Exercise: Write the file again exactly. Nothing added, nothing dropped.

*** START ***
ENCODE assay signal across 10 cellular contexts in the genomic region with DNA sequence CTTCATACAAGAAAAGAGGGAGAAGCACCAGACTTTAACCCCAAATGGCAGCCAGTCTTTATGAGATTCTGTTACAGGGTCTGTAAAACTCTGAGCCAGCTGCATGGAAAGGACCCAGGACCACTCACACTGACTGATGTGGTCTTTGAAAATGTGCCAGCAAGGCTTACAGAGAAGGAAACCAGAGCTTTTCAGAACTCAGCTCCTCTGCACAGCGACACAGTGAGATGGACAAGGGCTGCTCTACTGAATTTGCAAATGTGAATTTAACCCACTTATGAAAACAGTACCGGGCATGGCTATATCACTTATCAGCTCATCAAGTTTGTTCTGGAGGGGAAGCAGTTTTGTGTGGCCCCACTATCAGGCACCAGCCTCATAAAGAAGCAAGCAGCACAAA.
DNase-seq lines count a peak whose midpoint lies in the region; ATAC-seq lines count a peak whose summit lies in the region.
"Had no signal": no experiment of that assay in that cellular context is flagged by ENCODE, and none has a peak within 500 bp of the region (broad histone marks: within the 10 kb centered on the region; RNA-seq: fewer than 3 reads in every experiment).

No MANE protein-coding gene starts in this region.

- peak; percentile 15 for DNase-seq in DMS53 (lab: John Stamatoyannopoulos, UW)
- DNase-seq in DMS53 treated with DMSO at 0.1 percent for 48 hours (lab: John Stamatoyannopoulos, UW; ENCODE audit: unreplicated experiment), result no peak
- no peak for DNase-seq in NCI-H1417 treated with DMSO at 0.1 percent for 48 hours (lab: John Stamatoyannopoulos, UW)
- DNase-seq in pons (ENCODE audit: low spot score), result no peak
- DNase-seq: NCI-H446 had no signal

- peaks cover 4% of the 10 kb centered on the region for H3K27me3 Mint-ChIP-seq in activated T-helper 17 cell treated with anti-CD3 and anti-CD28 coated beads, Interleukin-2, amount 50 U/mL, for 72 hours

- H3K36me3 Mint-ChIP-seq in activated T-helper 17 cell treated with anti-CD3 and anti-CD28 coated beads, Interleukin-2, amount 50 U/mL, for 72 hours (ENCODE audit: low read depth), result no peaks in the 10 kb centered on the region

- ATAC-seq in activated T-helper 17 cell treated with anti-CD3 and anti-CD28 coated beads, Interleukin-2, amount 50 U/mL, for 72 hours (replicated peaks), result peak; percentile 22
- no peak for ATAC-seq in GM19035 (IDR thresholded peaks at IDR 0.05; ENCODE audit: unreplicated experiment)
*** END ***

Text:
ENCODE assay signal across 10 cellular contexts in the genomic region with DNA sequence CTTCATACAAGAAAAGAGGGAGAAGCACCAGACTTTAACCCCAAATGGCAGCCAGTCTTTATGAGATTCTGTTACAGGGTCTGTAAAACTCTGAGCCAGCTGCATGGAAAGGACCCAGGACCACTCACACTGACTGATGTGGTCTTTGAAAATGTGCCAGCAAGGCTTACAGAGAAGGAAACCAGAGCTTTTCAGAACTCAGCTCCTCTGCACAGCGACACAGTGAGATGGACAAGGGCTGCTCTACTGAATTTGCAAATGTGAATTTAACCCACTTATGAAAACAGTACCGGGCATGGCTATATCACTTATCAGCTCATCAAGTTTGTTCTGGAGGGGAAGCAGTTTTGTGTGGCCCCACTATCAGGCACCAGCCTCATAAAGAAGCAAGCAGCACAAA.
DNase-seq lines count a peak whose midpoint lies in the region; ATAC-seq lines count a peak whose summit lies in the region.
"Had no signal": no experiment of that assay in that cellular context is flagged by ENCODE, and none has a peak within 500 bp of the region (broad histone marks: within the 10 kb centered on the region; RNA-seq: fewer than 3 reads in every experiment).

No MANE protein-coding gene starts in this region.

- peak; percentile 15 for DNase-seq in DMS53 (lab: John Stamatoyannopoulos, UW)
- DNase-seq in DMS53 treated with DMSO at 0.1 percent for 48 hours (lab: John Stamatoyannopoulos, UW; ENCODE audit: unreplicated experiment), result no peak
- no peak for DNase-seq in NCI-H1417 treated with DMSO at 0.1 percent for 48 hours (lab: John Stamatoyannopoulos, UW)
- DNase-seq in pons (ENCODE audit: low spot score), result no peak
- DNase-seq: NCI-H446 had no signal

- peaks cover 4% of the 10 kb centered on the region for H3K27me3 Mint-ChIP-seq in activated T-helper 17 cell treated with anti-CD3 and anti-CD28 coated beads, Interleukin-2, amount 50 U/mL, for 72 hours

- H3K36me3 Mint-ChIP-seq in activated T-helper 17 cell treated with anti-CD3 and anti-CD28 coated beads, Interleukin-2, amount 50 U/mL, for 72 hours (ENCODE audit: low read depth), result no peaks in the 10 kb centered on the region

- ATAC-seq in activated T-helper 17 cell treated with anti-CD3 and anti-CD28 coated beads, Interleukin-2, amount 50 U/mL, for 72 hours (replicated peaks), result peak; percentile 22
- no peak for ATAC-seq in GM19035 (IDR thresholded peaks at IDR 0.05; ENCODE audit: unreplicated experiment)